From the youtube page of Buddhanz1:
I was looking for the angry ram with my fpv quadcopter, I got a bit close & he managed to hit it knocking it into a bush, luckily no harm done. When I went to retrieve it he followed me, I had my hands full so he got me pretty good.
This is a challenge I posted three years ago last February, and it’s still standing - I didn’t think it would last this long, so here it is again. If there’s money to be made selling run trackers and sports gimmicks, there’s certainly more to be made on the home medical front.
A couple of weeks back I wrote a post about how we are entering the age of the cheap sensor and as example used some medical devices that could be incorporated into a home medical app.
I’ve decided to turn that into a challenge, so here is is:
Create a device and application for home use that contains the following sensors and which creates an ongoing Data Base and dashboard of measurements for under $70.00:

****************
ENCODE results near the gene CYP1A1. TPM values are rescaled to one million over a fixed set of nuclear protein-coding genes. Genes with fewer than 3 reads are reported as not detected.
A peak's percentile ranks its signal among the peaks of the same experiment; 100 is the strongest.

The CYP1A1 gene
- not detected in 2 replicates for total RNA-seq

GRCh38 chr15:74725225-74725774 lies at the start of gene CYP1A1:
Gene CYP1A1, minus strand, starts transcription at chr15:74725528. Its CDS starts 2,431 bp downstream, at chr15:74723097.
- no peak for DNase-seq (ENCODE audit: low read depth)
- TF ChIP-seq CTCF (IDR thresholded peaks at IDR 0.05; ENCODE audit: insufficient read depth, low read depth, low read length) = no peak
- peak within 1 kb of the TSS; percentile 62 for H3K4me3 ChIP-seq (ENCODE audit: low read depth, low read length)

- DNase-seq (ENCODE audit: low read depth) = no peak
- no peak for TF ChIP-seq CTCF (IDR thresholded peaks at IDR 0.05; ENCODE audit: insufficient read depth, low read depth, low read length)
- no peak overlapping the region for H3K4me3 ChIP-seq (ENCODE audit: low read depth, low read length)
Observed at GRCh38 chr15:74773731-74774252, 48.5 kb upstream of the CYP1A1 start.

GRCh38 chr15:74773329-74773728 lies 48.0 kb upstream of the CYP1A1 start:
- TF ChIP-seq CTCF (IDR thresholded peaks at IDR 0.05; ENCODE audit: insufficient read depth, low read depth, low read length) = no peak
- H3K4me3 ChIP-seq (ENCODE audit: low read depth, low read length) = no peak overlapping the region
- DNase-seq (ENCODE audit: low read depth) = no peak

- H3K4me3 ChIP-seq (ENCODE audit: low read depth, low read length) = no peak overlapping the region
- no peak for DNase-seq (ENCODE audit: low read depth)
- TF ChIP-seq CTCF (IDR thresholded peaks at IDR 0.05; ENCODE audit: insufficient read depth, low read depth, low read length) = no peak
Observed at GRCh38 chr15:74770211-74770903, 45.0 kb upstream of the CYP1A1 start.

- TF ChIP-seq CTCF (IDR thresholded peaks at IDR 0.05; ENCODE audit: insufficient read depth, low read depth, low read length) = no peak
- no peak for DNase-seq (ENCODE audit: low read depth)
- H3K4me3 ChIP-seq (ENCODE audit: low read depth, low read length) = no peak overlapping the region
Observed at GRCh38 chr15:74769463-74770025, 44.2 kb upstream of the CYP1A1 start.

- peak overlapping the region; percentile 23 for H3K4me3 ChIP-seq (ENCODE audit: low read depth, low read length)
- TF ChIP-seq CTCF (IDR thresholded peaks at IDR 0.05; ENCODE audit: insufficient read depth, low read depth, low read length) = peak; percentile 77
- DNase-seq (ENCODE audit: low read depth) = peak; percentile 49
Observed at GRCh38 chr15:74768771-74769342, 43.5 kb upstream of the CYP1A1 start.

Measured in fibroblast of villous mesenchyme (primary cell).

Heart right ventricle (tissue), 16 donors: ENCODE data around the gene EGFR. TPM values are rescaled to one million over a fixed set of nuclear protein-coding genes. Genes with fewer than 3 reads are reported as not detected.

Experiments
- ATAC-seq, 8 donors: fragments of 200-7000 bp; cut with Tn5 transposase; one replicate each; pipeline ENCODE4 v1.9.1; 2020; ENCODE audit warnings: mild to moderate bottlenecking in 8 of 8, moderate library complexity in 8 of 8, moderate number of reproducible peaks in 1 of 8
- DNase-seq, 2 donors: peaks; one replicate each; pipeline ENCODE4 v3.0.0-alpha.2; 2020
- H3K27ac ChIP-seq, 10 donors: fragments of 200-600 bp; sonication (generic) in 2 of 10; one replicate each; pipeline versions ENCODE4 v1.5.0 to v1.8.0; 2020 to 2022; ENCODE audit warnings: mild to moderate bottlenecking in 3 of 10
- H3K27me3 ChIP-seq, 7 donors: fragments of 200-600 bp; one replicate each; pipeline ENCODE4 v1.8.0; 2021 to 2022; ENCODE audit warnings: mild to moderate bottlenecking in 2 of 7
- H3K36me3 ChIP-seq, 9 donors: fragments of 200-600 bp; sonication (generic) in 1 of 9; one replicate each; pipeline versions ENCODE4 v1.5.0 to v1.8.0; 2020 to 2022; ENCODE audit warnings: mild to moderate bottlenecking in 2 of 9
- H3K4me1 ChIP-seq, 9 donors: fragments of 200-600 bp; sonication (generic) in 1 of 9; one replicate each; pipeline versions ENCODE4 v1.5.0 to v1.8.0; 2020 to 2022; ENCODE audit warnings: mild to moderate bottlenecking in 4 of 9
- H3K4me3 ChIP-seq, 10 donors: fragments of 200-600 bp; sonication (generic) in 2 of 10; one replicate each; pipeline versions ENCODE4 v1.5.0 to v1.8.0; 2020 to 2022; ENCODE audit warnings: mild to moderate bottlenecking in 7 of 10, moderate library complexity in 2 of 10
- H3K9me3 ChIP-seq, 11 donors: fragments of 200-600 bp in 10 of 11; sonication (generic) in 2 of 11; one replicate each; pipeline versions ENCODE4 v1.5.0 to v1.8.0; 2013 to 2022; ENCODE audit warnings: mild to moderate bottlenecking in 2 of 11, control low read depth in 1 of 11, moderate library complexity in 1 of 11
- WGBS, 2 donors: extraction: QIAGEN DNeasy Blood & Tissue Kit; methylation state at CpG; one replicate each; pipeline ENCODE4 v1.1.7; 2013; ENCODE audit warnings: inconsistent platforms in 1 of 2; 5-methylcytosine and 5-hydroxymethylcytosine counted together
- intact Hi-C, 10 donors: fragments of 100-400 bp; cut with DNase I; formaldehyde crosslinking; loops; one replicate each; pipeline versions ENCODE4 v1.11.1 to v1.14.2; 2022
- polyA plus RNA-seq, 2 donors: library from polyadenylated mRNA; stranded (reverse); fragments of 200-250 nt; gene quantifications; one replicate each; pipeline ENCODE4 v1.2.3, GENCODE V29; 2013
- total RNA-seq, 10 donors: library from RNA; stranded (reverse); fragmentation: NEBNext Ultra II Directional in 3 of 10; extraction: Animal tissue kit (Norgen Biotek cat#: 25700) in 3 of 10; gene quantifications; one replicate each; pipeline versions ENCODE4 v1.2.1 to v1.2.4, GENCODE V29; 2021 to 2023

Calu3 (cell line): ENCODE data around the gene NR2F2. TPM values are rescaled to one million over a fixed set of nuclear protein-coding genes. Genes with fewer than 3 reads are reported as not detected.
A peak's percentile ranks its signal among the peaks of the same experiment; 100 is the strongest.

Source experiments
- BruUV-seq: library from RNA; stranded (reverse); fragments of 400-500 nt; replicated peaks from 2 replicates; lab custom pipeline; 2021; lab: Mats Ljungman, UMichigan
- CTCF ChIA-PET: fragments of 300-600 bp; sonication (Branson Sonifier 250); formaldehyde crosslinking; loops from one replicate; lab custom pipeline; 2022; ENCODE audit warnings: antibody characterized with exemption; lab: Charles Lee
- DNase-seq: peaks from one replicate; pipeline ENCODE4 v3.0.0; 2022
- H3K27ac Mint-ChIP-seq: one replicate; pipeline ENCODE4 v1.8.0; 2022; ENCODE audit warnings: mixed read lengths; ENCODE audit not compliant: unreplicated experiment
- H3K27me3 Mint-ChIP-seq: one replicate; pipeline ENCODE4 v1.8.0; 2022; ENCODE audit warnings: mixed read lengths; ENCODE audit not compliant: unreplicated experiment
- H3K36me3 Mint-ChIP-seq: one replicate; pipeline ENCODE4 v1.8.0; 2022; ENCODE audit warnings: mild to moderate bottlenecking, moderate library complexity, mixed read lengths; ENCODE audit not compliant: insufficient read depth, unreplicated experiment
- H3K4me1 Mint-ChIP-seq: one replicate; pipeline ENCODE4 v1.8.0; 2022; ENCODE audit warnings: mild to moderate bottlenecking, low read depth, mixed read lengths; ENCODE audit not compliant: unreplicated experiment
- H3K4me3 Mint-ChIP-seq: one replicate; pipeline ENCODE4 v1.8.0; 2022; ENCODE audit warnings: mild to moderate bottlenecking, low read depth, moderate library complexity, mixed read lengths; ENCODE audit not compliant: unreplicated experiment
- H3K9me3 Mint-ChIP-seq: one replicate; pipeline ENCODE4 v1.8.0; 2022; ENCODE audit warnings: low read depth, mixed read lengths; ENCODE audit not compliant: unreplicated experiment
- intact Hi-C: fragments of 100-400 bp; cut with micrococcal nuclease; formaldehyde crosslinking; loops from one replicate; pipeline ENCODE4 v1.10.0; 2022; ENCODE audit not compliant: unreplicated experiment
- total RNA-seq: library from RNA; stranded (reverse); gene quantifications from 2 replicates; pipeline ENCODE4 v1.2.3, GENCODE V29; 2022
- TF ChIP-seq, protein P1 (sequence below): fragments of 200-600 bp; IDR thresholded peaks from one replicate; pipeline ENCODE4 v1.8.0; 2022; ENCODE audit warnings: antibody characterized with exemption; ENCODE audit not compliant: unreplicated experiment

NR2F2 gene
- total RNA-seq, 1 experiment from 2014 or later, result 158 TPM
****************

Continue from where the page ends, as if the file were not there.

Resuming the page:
1. Blood pressure cuff
2. Pulse Oximeter
All of the devices above are available separately, and there is some high quality gear out there there, like fingertip Pulse oximeters or the Blood Pressure device from Omron that I use. I see very little reason that all of these sensors could not be combined, built into a single chip inside the BP device or scale and either wifi or USB network to it.
All four of these are important health measures that your physician is going to collect at every visit, but why shouldn’t you have a history of these measures taken daily at home? It takes several visits to your doctor before they can build a true history of these measures, and see the real patterns you are in.
This could revolutionize health care by enabling you to detect things going wrong much earlier. It could aid your physician in diagnosis and detection, and further if we anonymize the data and load it XML to a national Database, then we collect important health data for everyone.
Whoever creates this kit first is going to leapfrog competitors, and open a new home health market that is worth millions with the first wave of health concious baby boomers just beginning to retire.